Ups, downs for White House of a Palin candidacy

Sarah Palin begins a bus tour Sunday that has all the trappings of a presidential campaign.

If the former GOP vice presidential nominee and Alaska governor actually does enter the GOP fray, would the White House worry, or quietly celebrate?

"They do come pretty close to saying they'd love to see Sarah Palin be the (Presidential) nominee," CBS News political analyst John Dickerson observed to "Early Show on Saturday Morning" co-anchor Russ Mitchell. "And why would they love that? Well, because she, among voters, is unpopular. And also, particularly among independent voters, she's quite unpopular, (with) 70 percent saying they wouldn't vote for her. They also had serious qualms about her qualifications for office.

But, Dickerson added, "If (President Obama's re-election campaign is) cocky about Sarah Palin being the nominee, they have to worry about her getting in the race at all because, what could happen is, while she might not get the nomination, her entrance into the race would create a lot of interest in the Republican field, and a lot of voters would be watching these debates and things and, while they may not sign up with Sarah Palin, they might see another candidate, (for example) Tim Pawlenty or Mitt Romney and think, 'Wow, maybe they'd make a good president.' And that's not something they'd like to see."

There are also, Dickerson pointed out, GOP candidates who concern the White House.

"You can," he noted, "tell pretty much who worries the White house by who they target. Now, targeting doesn't necessarily mean they're critical. In fact the White House does it by killing them with kindness. They talk about Mitt Romney's plan for health care in Massachusetts, how that was a model for the Obama effort. Well, that's poison inside the Republican race, where they attack Romney for his health care plan in Massachusetts. And they do the same thing with Jon Huntsman, former ambassador to China, ambassador under President Obama. They said he did a great job and that, of course, is also problematic for Huntsman within the Republican race, because the Republicans wonder what he was doing working for President Obama. So, those are two who worry the president, and (cause concern) at the White House."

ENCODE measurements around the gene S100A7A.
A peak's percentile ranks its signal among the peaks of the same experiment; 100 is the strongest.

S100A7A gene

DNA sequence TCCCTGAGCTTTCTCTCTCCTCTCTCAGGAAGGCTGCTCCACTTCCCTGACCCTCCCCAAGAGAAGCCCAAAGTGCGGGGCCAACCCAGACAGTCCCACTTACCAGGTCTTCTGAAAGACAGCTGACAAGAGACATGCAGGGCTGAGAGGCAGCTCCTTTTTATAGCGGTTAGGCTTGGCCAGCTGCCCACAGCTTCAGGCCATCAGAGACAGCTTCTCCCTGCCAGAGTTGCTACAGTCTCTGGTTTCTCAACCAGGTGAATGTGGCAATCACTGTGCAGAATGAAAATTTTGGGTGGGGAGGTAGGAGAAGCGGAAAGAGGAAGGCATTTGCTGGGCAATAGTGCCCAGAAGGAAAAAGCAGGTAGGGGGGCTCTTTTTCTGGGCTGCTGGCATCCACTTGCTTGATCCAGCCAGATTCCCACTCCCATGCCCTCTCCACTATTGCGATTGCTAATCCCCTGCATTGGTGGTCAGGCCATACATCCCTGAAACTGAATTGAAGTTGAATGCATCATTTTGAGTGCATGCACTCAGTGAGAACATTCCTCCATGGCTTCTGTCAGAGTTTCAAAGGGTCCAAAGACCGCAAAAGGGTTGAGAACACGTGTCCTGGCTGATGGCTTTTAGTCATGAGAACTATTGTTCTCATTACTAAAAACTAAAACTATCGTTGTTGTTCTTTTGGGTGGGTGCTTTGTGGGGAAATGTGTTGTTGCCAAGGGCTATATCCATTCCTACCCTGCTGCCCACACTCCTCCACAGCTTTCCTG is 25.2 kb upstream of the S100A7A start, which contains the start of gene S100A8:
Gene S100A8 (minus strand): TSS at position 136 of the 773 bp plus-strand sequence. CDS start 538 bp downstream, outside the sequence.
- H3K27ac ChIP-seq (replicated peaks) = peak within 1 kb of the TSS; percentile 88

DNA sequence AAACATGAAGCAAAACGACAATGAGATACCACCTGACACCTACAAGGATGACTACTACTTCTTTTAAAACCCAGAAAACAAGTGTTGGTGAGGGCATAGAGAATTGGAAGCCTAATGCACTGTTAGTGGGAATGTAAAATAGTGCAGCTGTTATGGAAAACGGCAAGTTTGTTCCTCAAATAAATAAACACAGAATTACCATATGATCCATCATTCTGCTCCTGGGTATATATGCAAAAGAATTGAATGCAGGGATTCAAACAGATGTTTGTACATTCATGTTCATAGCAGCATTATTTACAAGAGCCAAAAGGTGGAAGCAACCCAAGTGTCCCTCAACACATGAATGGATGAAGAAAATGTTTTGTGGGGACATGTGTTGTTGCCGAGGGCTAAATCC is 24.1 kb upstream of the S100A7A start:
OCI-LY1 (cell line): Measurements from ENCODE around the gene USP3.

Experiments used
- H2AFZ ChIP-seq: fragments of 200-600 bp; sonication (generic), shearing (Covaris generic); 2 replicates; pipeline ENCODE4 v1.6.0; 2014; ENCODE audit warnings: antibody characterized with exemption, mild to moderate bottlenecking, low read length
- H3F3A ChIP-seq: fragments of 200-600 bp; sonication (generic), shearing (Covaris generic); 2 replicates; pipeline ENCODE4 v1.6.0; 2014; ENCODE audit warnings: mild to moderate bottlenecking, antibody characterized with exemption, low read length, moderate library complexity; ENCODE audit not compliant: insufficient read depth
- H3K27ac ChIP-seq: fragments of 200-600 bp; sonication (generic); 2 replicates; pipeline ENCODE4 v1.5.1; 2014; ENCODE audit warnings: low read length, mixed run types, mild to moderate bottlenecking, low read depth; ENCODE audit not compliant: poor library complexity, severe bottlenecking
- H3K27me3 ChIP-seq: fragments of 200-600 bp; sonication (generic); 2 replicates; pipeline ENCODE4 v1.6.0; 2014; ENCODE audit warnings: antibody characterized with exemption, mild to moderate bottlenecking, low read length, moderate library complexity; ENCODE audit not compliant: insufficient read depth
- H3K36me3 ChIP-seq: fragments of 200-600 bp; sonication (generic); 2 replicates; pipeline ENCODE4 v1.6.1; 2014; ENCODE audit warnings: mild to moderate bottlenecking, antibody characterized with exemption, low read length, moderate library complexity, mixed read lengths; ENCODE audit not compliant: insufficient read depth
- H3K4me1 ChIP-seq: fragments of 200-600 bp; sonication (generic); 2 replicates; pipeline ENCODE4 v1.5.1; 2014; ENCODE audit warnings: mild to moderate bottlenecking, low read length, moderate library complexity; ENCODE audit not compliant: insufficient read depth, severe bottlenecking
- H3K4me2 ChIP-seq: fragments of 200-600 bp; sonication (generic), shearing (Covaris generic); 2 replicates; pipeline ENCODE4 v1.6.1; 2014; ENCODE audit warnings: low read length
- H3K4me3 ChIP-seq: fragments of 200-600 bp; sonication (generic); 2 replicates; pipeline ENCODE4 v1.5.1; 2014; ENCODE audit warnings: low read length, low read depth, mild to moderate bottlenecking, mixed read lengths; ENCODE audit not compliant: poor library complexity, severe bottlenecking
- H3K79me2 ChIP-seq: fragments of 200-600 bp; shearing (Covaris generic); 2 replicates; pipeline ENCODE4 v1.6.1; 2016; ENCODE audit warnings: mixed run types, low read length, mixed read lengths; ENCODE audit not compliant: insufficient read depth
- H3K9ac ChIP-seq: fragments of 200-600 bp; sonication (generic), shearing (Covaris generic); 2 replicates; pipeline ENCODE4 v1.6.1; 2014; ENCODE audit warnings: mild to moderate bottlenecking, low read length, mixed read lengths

Minnesota Rep. Michele Bachmann and former Mass. Gov. Mitt Romney are expected to officially toss their hats into the GOP ring over the next few days, but Dickerson told Mitchell the announcement this week of Palin's bus tour had little, if any impact on the timing.

"They were moving toward making an announcement,' Dickerson said, "so the dates of their actual announcements probably were fixed. There's no evidence that Palin changed them. But the announcement of the announcement for those candidates, at least in Mitt Romney's case, he announced that next week in New Hampshire, he'll make it official. That came on the heels of the Palin news. One of the reasons they string out these announcements is so that they can jump into the news cycle when they need to. Romney was able to do that right after the Palin news, so he was a part of the conversation."

Palin, says Dickerson, has time to make her decision. "She can continue this dance where is she or isn't she getting in the race? She's got till the fall. So she can go out there, test the waters, continue to talk about the things that interest her, and if she decides in the end not to run, she hasn't hurt her brand, which is only burnished by getting out there and meeting with the folks who love her so much."

Mitchell referred to one poll in which former New York Mayor Rudy Giuliani was running first, even though he/s not even in the race.

That, Dickerson remarked, "says the story line continues. Which is that a lot of Republicans are not happy with the current field. Rudy Giuliani is not particularly running. He's not in a lot of polls. He had a rather disastrous race last time, in 2008. He started at the top of the polls and then went straight down. But what it shows is that, in an Associated Press poll recently, forty-five percent of Republicans said they weren't happy with the current field. And so this unfocused unhappiness kind of attaches to whoever is out there, even if those people aren't necessarily running."

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